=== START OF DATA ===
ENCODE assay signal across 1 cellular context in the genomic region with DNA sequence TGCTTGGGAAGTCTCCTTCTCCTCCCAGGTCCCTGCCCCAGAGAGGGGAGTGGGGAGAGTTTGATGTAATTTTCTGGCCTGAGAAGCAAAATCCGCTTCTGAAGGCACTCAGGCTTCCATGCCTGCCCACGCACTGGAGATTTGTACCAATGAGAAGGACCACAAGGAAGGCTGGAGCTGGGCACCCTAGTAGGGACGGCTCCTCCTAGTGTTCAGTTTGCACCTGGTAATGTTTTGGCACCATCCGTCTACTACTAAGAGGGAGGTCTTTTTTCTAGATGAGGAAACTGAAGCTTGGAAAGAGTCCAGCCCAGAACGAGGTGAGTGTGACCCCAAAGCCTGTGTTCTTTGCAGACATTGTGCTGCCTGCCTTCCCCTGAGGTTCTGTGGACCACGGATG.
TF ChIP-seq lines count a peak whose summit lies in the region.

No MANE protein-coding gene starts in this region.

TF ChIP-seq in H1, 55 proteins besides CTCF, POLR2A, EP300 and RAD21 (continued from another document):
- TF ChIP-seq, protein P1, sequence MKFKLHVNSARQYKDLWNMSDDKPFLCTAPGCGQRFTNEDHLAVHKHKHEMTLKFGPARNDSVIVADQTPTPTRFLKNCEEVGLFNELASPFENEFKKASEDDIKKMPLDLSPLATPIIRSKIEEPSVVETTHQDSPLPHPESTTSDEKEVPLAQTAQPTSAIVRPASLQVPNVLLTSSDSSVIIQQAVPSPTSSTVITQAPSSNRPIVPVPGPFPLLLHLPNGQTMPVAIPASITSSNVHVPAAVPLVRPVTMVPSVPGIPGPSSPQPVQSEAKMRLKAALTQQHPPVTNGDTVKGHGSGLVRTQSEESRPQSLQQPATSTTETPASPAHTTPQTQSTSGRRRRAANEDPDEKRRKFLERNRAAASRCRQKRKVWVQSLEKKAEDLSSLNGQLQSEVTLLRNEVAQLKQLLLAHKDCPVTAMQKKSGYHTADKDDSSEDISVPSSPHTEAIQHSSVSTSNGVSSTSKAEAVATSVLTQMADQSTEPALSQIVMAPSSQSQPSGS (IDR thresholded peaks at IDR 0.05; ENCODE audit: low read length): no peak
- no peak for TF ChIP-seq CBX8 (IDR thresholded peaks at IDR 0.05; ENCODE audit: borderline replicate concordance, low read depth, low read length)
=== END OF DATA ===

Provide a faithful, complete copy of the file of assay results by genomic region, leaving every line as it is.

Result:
ENCODE assay signal across 1 cellular context in the genomic region with DNA sequence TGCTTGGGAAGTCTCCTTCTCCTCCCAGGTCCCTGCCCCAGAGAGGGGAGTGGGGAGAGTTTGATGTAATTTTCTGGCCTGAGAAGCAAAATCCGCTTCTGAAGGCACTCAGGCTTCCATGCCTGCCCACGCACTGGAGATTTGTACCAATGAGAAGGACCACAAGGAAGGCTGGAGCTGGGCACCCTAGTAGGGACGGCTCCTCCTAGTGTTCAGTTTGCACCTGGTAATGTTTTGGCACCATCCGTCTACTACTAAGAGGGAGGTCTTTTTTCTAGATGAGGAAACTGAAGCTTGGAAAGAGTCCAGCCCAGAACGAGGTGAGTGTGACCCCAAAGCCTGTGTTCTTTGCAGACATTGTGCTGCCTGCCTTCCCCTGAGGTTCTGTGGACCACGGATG.
TF ChIP-seq lines count a peak whose summit lies in the region.

No MANE protein-coding gene starts in this region.

TF ChIP-seq in H1, 55 proteins besides CTCF, POLR2A, EP300 and RAD21 (continued from another document):
- TF ChIP-seq, protein P1, sequence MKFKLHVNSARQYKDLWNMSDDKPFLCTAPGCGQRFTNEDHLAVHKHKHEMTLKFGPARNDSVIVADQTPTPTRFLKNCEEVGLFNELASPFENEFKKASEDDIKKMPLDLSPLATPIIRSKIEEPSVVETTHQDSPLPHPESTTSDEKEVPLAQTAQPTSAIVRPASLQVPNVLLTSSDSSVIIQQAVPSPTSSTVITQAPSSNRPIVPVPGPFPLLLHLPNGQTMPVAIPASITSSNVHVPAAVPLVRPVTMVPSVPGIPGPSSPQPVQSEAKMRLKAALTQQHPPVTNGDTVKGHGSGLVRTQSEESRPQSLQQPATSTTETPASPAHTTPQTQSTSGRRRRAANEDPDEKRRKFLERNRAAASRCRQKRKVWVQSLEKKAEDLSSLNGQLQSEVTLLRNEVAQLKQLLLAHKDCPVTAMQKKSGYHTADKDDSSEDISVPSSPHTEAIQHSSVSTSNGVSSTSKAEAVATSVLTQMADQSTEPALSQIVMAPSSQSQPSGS (IDR thresholded peaks at IDR 0.05; ENCODE audit: low read length): no peak
- no peak for TF ChIP-seq CBX8 (IDR thresholded peaks at IDR 0.05; ENCODE audit: borderline replicate concordance, low read depth, low read length)